money (not for keeps).  I always know which way my luck is running with
the
cards, but I can't do anything to change it. 

The Arabs chose Coins, Chalices, Swords and Batons as their signs.
These
went through a series of adaptations before becoming the suits we have
today.
When the Mamluks took cards to Spain, the Spanish changed the
unfamiliar
"Baton (or Polo Stick)" into a cudgel.  This "Club" takes on all sorts
of
forms under their paintbrush.  The oldest surviving deck of Western
playing
cards is from Germany, about 1430.  The Germans had a hunting theme to
their
cards: wild boars, deer and hunting dogs abound.  German suits were
acorns
(which became clubs),  hearts, leaves (spades), and bells (diamonds). 
Royal
courts throughout Europe played cards from the 15th century onward.  It
was
the French who established the "suits" we have today.   

The profiles of kings, queens and jacks are regionally recognizable.  A
buffalo-nosed Italian king hearkens to days of the Medicis.  The Swiss
had
the loveliest colors: deep maroon, gold, a cerulean blue.  Actual kings
and
heroes are named on the French cards.  During the French revolution,
royalty
was abolished from the face cards, and peasants, in their Phrygian caps,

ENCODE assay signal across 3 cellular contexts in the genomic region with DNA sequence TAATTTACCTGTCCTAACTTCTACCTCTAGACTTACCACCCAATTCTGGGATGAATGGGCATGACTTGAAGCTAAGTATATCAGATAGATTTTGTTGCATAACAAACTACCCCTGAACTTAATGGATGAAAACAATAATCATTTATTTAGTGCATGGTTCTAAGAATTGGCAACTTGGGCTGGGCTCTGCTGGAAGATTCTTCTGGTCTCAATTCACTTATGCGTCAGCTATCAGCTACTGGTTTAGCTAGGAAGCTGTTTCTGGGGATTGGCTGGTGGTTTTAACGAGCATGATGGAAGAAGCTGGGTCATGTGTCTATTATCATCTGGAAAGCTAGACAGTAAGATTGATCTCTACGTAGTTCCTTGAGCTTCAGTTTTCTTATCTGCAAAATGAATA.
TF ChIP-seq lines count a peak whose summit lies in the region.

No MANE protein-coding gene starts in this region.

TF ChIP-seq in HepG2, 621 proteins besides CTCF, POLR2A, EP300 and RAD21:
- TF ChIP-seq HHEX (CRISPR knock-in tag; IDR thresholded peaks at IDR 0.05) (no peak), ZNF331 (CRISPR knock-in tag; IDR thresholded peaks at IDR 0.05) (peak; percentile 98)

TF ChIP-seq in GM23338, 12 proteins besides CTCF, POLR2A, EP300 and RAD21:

took
over.  Tiffany's made a charming deck of cards, in America, in the early
1900's.

When I went to the rest room, I thought I looked like a playing card.
The
wall tiles lay on the diagonal, like diamonds; the breakup of the
mirrors was
card-like.  Every aspect of the museum was thought out.  Myself,  I will
think twice about my red beret from now on.

I bought my nephew a card game for his birthday (instructions in
English).   
My family is serious card players, often spending a snowy afternoon at
the
table. During our holiday visits, my mother, Blair and I stay up into
the
night, playing "Flinch".   I try to remember, it's only a game.

Laurie (text) and Blair (painting) Pessemier
72, rue de Lille
75007 Paris
01.45.55.49.84
 
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Reply #7 - Jan 27th, 2008 at 7:02pm

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Waves more than eight feet high crashed against the remaining strip of sand, in sync with the beat of my very own heart:  we just returned to Tunisia on Thursday from a visit to Q in Paris.

I miss Paris, despite its gray skies and serious faces.  It is civilized (in the western style) and clean, with wide sidewalks (no gaping holes) and bright flower shops. I loved speaking with and visiting our friends there.